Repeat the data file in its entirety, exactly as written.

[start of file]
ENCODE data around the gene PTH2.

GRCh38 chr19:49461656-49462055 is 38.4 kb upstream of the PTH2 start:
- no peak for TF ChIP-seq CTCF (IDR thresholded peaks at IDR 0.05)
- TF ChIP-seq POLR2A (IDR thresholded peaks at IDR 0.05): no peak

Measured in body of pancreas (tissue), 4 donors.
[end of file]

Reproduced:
ENCODE data around the gene PTH2.

GRCh38 chr19:49461656-49462055 is 38.4 kb upstream of the PTH2 start:
- no peak for TF ChIP-seq CTCF (IDR thresholded peaks at IDR 0.05)
- TF ChIP-seq POLR2A (IDR thresholded peaks at IDR 0.05): no peak

Measured in body of pancreas (tissue), 4 donors.